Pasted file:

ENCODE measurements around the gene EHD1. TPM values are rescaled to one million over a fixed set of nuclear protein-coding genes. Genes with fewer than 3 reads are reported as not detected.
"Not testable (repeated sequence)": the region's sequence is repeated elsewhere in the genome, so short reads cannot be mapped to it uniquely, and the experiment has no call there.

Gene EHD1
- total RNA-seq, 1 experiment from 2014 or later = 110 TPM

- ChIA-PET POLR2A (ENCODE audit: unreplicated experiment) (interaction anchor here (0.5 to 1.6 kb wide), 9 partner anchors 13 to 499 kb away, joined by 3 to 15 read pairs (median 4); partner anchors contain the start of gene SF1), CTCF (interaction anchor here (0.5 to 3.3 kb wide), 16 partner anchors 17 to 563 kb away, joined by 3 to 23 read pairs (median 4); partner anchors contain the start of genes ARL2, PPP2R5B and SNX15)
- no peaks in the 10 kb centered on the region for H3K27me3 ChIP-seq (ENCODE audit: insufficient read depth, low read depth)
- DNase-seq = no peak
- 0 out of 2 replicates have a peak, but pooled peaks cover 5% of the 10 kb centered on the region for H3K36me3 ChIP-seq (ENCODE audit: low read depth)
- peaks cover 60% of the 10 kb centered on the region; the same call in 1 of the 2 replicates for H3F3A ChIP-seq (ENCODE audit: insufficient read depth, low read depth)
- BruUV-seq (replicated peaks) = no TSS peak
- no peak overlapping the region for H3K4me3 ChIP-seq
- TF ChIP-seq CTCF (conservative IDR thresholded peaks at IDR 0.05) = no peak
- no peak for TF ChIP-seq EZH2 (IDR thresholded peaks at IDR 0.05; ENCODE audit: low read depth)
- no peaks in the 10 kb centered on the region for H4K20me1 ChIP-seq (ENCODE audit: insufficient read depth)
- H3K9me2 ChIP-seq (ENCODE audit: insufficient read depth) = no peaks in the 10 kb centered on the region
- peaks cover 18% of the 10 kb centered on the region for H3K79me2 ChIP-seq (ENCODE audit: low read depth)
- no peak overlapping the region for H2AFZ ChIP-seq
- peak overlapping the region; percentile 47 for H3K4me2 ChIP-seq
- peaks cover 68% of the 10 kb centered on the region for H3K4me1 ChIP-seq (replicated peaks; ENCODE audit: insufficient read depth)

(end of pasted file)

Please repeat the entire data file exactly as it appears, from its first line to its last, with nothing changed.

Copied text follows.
ENCODE measurements around the gene EHD1. TPM values are rescaled to one million over a fixed set of nuclear protein-coding genes. Genes with fewer than 3 reads are reported as not detected.
"Not testable (repeated sequence)": the region's sequence is repeated elsewhere in the genome, so short reads cannot be mapped to it uniquely, and the experiment has no call there.

Gene EHD1
- total RNA-seq, 1 experiment from 2014 or later = 110 TPM

- ChIA-PET POLR2A (ENCODE audit: unreplicated experiment) (interaction anchor here (0.5 to 1.6 kb wide), 9 partner anchors 13 to 499 kb away, joined by 3 to 15 read pairs (median 4); partner anchors contain the start of gene SF1), CTCF (interaction anchor here (0.5 to 3.3 kb wide), 16 partner anchors 17 to 563 kb away, joined by 3 to 23 read pairs (median 4); partner anchors contain the start of genes ARL2, PPP2R5B and SNX15)
- no peaks in the 10 kb centered on the region for H3K27me3 ChIP-seq (ENCODE audit: insufficient read depth, low read depth)
- DNase-seq = no peak
- 0 out of 2 replicates have a peak, but pooled peaks cover 5% of the 10 kb centered on the region for H3K36me3 ChIP-seq (ENCODE audit: low read depth)
- peaks cover 60% of the 10 kb centered on the region; the same call in 1 of the 2 replicates for H3F3A ChIP-seq (ENCODE audit: insufficient read depth, low read depth)
- BruUV-seq (replicated peaks) = no TSS peak
- no peak overlapping the region for H3K4me3 ChIP-seq
- TF ChIP-seq CTCF (conservative IDR thresholded peaks at IDR 0.05) = no peak
- no peak for TF ChIP-seq EZH2 (IDR thresholded peaks at IDR 0.05; ENCODE audit: low read depth)
- no peaks in the 10 kb centered on the region for H4K20me1 ChIP-seq (ENCODE audit: insufficient read depth)
- H3K9me2 ChIP-seq (ENCODE audit: insufficient read depth) = no peaks in the 10 kb centered on the region
- peaks cover 18% of the 10 kb centered on the region for H3K79me2 ChIP-seq (ENCODE audit: low read depth)
- no peak overlapping the region for H2AFZ ChIP-seq
- peak overlapping the region; percentile 47 for H3K4me2 ChIP-seq
- peaks cover 68% of the 10 kb centered on the region for H3K4me1 ChIP-seq (replicated peaks; ENCODE audit: insufficient read depth)